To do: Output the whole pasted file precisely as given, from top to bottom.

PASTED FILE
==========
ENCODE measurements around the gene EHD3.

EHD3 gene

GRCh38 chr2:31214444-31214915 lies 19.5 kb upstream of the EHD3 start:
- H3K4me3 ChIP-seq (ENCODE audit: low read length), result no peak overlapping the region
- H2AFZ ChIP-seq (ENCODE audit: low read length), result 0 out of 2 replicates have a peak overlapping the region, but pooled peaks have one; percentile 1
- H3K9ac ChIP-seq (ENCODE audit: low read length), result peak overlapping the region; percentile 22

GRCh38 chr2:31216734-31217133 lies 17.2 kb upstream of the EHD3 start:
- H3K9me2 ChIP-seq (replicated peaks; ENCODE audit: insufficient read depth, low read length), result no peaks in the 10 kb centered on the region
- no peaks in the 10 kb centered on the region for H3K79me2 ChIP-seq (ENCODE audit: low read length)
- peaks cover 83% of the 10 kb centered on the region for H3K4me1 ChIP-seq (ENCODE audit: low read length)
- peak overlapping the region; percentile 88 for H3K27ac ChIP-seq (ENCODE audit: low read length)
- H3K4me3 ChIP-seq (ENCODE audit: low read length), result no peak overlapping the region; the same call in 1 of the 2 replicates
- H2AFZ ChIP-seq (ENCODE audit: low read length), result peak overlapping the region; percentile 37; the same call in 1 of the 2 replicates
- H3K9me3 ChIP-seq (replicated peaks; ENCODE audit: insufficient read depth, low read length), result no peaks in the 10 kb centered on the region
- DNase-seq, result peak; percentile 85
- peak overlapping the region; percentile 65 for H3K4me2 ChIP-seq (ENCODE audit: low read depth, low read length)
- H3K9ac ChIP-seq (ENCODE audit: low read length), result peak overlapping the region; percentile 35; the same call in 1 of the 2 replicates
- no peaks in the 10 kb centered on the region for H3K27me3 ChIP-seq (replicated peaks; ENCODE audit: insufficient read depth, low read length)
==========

ENCODE measurements around the gene EHD3.

EHD3 gene

GRCh38 chr2:31214444-31214915 lies 19.5 kb upstream of the EHD3 start:
- H3K4me3 ChIP-seq (ENCODE audit: low read length), result no peak overlapping the region
- H2AFZ ChIP-seq (ENCODE audit: low read length), result 0 out of 2 replicates have a peak overlapping the region, but pooled peaks have one; percentile 1
- H3K9ac ChIP-seq (ENCODE audit: low read length), result peak overlapping the region; percentile 22

GRCh38 chr2:31216734-31217133 lies 17.2 kb upstream of the EHD3 start:
- H3K9me2 ChIP-seq (replicated peaks; ENCODE audit: insufficient read depth, low read length), result no peaks in the 10 kb centered on the region
- no peaks in the 10 kb centered on the region for H3K79me2 ChIP-seq (ENCODE audit: low read length)
- peaks cover 83% of the 10 kb centered on the region for H3K4me1 ChIP-seq (ENCODE audit: low read length)
- peak overlapping the region; percentile 88 for H3K27ac ChIP-seq (ENCODE audit: low read length)
- H3K4me3 ChIP-seq (ENCODE audit: low read length), result no peak overlapping the region; the same call in 1 of the 2 replicates
- H2AFZ ChIP-seq (ENCODE audit: low read length), result peak overlapping the region; percentile 37; the same call in 1 of the 2 replicates
- H3K9me3 ChIP-seq (replicated peaks; ENCODE audit: insufficient read depth, low read length), result no peaks in the 10 kb centered on the region
- DNase-seq, result peak; percentile 85
- peak overlapping the region; percentile 65 for H3K4me2 ChIP-seq (ENCODE audit: low read depth, low read length)
- H3K9ac ChIP-seq (ENCODE audit: low read length), result peak overlapping the region; percentile 35; the same call in 1 of the 2 replicates
- no peaks in the 10 kb centered on the region for H3K27me3 ChIP-seq (replicated peaks; ENCODE audit: insufficient read depth, low read length)